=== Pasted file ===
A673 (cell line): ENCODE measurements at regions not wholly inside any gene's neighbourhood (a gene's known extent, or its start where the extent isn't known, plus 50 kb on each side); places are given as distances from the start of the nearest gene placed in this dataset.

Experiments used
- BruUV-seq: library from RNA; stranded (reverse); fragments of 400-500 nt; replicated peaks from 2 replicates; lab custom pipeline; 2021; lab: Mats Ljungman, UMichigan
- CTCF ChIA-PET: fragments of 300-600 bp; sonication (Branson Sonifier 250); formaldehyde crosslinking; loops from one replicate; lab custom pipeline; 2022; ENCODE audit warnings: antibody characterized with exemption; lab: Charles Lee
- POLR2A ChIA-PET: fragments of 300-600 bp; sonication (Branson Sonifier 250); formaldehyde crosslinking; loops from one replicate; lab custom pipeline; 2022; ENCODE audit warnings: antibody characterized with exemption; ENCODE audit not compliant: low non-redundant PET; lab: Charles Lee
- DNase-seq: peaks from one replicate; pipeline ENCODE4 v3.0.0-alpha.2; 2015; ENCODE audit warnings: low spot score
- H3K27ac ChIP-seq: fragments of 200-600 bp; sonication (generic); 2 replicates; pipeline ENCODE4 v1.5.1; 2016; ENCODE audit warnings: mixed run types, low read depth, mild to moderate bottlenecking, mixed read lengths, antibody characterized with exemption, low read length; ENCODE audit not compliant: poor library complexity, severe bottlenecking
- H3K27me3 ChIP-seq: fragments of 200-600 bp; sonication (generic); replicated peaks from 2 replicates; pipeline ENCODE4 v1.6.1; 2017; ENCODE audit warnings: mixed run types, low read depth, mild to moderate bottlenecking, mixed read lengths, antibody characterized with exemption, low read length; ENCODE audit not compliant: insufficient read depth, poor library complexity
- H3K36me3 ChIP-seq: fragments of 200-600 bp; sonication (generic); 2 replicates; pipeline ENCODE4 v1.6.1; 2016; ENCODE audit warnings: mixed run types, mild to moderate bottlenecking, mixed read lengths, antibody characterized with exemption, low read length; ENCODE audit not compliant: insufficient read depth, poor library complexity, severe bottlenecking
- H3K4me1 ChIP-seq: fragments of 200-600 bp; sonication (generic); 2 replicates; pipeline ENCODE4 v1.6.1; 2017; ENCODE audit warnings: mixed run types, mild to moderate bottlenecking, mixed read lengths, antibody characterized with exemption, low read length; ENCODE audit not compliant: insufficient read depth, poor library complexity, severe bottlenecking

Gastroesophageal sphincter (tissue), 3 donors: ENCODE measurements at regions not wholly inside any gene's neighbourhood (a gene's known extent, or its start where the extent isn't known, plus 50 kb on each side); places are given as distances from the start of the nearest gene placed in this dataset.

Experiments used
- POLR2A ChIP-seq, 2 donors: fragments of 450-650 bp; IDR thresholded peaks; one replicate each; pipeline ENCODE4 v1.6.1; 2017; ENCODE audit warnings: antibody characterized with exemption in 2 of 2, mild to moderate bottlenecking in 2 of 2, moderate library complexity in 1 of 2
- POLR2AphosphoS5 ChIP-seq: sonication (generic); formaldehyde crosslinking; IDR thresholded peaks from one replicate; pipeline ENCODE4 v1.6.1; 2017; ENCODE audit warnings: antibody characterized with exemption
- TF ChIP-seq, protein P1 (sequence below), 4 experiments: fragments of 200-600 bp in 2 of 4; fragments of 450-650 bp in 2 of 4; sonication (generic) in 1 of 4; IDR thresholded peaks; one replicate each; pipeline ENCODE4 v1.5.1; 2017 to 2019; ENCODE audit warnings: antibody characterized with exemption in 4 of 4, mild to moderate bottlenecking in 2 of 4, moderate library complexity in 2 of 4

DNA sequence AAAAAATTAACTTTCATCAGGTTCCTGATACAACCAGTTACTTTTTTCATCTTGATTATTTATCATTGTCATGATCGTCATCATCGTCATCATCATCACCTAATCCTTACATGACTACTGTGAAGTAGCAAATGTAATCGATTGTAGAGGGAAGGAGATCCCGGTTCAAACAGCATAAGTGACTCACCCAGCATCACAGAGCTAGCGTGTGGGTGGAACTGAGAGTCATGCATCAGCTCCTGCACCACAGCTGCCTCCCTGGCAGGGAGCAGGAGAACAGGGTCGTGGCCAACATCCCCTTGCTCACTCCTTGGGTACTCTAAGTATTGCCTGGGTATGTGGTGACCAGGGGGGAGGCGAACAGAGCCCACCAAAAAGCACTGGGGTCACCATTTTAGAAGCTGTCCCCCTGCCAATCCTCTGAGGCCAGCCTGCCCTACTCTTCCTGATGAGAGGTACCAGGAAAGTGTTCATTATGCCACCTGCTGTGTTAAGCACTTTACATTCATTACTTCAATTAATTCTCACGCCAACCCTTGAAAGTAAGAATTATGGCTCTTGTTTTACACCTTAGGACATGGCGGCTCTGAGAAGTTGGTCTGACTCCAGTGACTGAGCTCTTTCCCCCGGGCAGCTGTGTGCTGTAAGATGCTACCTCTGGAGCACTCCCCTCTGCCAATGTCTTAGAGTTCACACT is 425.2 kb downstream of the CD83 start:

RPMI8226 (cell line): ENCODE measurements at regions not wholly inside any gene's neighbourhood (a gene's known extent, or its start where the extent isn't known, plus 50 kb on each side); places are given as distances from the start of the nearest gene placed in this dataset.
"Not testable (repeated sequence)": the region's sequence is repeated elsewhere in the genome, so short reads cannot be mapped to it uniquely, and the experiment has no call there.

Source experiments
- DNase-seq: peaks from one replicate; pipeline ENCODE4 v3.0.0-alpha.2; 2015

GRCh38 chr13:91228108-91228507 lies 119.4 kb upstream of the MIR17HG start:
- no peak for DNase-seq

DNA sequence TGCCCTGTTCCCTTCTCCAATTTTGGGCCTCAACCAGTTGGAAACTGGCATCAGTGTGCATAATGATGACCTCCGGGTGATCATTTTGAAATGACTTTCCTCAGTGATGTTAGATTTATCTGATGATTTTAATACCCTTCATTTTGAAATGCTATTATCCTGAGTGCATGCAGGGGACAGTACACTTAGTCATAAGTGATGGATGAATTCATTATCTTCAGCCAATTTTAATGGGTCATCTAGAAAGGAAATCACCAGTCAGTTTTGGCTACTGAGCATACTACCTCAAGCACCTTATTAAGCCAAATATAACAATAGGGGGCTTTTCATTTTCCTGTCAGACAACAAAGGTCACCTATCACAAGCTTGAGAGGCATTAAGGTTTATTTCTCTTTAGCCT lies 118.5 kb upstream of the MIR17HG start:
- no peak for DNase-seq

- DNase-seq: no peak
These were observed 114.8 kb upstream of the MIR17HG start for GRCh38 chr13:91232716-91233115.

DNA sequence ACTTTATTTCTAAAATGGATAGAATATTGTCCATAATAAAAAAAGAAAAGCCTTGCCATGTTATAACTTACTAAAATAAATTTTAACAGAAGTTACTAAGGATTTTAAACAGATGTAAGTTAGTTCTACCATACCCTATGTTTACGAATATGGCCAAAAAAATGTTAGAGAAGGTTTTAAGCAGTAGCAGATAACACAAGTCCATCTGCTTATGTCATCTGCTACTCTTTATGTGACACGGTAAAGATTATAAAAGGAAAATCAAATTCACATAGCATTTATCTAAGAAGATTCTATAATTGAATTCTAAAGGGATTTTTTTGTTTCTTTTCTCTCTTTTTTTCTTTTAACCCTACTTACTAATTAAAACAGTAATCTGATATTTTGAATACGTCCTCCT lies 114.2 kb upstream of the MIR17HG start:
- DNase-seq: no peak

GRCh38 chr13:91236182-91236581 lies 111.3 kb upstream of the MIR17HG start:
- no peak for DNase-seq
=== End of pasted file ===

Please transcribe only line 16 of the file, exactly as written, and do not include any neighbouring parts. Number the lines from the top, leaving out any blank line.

DNA sequence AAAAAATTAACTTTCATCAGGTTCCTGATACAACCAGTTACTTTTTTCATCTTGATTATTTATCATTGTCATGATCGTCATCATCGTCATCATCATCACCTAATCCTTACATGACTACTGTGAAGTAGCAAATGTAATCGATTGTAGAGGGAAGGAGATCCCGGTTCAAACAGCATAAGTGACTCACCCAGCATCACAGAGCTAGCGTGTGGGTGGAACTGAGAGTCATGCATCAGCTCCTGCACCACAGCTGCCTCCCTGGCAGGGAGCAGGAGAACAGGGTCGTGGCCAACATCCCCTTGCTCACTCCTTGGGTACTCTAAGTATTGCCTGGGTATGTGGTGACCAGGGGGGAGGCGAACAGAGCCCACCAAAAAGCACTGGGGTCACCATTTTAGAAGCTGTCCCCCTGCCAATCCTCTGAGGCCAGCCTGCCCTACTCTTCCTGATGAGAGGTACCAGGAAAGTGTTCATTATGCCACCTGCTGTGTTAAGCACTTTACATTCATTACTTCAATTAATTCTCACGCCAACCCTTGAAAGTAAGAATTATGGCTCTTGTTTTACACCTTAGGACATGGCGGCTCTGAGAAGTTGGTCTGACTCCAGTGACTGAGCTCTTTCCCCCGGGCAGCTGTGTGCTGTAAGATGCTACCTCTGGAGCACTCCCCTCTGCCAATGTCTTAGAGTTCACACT is 425.2 kb downstream of the CD83 start: